Sval-led trio submit bid for North Sea Trudvang CO2 storage

Feb. 27, 2023
Sval Energi, Neptune Energy and Storegga have applied for a CO2 storage license in the Norwegian North Sea.

Offshore staff

STAVANGER, Norway – Two E&P companies, Sval Energi and Neptune Energy, and UK-based decarbonization specialist Storegga, have applied for a CO2 storage license in the Norwegian North Sea.

The planned Trudvang area could potentially store up to 225 MM metric tons of injected CO2 over a 25- to 30-year period, they claim, or potentially much higher, based on dynamic modeling.

Norway’s Ministry of Petroleum and Energy opened this area to bidders last month.

Truls Olsen-Skåre, senior vice resident of Sustainability and HSEQ with Sval Energi, said, “The Trudvang partners have worked jointly since December 2021 to identify, nominate and apply for this license. We have undertaken a substantial amount of work already, including subsurface evaluation of the storage complex, and technical and economic assessment of the CCS value chain. This work has shown that Trudvang can be matured into a commercially viable project with safe and efficient carbon storage. In Europe, approximately 300 MM metric tons of hard to abate CO2 is emitted each year. The Trudvang project has the potential to capture and permanently store these emissions on a large scale.”

The storage license is east of the Sleipner Field (in use for some time for CO2 storage) and roughly 165 km offshore, with the storage reservoir in the Utsira Formation.

Olsen-Skåre added, “We will focus on accelerating all phases of the work program to be able to start injecting CO2 in 2029, and we will continue our work with existing and new parties to mature the full value chain.”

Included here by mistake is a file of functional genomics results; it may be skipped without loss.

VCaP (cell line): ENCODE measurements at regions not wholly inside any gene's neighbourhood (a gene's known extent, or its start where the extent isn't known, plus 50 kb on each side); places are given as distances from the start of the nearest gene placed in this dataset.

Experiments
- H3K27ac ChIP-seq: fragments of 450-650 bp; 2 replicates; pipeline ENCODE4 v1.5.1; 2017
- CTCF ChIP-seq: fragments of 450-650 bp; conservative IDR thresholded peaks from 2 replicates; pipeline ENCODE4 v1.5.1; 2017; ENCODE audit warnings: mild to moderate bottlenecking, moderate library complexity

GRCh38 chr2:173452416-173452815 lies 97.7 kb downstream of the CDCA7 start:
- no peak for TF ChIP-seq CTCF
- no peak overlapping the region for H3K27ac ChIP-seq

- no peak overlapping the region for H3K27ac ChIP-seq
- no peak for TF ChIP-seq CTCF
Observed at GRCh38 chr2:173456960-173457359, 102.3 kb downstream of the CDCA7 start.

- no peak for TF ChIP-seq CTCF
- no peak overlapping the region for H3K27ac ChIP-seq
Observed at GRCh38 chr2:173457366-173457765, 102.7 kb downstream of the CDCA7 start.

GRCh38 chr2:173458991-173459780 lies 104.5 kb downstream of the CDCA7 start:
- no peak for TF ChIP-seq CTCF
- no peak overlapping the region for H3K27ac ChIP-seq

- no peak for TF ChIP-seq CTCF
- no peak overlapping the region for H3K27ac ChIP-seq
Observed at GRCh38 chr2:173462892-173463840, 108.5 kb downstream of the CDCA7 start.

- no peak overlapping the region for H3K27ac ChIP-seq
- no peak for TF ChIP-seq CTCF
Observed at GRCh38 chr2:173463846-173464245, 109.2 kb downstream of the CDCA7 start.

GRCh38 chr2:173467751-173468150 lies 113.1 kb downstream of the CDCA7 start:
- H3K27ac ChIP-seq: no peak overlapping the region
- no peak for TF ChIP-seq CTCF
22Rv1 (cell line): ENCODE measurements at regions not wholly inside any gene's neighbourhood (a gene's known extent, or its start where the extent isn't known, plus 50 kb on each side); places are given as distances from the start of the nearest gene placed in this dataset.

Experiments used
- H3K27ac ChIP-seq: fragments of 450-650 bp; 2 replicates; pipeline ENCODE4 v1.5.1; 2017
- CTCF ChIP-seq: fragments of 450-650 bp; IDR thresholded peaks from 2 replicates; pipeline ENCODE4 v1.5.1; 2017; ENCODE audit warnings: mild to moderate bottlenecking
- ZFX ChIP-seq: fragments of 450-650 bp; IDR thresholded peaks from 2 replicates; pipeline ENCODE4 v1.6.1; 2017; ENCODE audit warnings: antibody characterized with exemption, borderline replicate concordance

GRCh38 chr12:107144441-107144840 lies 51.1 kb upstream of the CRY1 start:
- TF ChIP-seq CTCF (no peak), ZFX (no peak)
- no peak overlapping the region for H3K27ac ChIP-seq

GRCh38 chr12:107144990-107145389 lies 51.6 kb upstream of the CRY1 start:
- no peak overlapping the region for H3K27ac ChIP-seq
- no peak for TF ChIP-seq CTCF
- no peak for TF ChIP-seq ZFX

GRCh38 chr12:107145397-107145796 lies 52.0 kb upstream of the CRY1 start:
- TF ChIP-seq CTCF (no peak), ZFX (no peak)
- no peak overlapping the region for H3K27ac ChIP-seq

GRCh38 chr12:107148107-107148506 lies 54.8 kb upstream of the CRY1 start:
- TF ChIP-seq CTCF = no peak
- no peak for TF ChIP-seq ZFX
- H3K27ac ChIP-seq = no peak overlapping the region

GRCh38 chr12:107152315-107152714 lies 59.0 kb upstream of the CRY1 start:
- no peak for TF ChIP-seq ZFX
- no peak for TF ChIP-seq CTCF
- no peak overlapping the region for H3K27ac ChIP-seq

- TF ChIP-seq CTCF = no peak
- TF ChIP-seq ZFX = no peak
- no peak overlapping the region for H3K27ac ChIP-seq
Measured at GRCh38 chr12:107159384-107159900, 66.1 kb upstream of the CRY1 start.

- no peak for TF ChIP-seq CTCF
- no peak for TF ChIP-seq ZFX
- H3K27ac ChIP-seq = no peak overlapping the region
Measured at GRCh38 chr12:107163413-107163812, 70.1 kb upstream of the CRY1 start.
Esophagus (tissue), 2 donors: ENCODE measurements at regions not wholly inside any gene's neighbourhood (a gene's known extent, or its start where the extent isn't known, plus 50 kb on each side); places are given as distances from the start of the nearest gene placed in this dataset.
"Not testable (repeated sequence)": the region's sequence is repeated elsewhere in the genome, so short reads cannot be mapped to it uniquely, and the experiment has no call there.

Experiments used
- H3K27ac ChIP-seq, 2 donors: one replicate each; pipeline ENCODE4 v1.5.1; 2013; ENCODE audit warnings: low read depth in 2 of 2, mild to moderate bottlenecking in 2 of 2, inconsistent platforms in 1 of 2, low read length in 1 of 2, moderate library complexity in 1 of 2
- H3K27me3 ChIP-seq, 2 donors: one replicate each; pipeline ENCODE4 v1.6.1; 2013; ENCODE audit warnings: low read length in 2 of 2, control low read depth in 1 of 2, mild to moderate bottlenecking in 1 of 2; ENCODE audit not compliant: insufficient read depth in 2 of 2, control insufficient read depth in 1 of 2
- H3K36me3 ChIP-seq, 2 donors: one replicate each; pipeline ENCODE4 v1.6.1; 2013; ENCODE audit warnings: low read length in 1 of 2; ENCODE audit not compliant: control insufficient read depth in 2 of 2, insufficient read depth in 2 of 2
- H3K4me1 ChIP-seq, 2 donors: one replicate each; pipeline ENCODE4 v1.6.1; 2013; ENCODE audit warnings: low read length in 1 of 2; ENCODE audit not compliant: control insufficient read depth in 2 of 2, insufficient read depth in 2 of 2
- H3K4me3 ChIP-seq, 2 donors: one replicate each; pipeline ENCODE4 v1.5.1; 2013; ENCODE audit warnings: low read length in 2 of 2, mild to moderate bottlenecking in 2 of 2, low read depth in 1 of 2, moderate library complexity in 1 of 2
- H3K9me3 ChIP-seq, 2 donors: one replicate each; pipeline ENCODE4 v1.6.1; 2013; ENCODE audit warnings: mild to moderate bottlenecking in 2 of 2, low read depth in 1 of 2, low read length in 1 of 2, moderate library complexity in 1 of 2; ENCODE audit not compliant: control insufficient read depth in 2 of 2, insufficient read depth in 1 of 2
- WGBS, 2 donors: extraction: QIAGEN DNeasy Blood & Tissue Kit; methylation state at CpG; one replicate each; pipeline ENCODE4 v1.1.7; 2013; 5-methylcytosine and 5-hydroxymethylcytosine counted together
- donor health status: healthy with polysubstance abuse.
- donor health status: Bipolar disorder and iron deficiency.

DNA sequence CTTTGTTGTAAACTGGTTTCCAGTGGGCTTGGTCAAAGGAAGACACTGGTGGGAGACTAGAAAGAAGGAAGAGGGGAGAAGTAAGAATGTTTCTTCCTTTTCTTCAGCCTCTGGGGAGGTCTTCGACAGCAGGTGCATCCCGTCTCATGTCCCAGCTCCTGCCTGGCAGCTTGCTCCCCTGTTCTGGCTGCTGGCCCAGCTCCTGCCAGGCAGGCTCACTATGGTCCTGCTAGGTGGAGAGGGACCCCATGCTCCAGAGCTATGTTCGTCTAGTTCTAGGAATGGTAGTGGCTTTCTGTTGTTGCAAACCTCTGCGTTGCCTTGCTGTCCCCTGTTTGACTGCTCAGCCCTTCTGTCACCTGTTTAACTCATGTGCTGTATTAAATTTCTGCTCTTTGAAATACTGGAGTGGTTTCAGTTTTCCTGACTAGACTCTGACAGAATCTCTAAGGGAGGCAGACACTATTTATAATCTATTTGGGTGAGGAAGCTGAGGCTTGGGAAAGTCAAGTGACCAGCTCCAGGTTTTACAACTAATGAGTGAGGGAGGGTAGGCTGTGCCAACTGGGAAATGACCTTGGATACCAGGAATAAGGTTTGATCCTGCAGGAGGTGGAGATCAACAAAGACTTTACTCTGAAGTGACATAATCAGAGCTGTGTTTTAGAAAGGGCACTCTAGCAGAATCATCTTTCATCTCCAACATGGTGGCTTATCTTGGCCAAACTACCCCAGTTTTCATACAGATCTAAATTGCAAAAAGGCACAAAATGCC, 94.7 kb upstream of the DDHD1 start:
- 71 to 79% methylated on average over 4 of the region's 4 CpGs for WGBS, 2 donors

The partners envisage capturing CO2 from multiple industrial emitters in northern Europe, shipment of liquid CO2 from export terminals to an onshore receiving terminal in southwest Norway, and transport via a new subsea pipeline to the Trudvang location for injection and permanent storage, 850 m subsurface.

Sval as operator would have a 40% ownership, with Storegga and Neptune each holding 30%.

Neptune Energy’s global head of Subsurface, New Energy, Pål Haremo, said, “The North Sea has great potential as a hub for carbon storage given the availability and proximity of existing infrastructure, depleted reservoirs and saline aquifers. In addition to our CCS projects in Norway, Neptune is working on potential projects in the Netherlands and UK, as we aim to build a portfolio for carbon storage linked to our core areas in the North Sea…

“Trudvang could be a key contributor to Neptune's 2030 goal of storing more carbon than is emitted from our operations and from use of the oil and gas products we sell."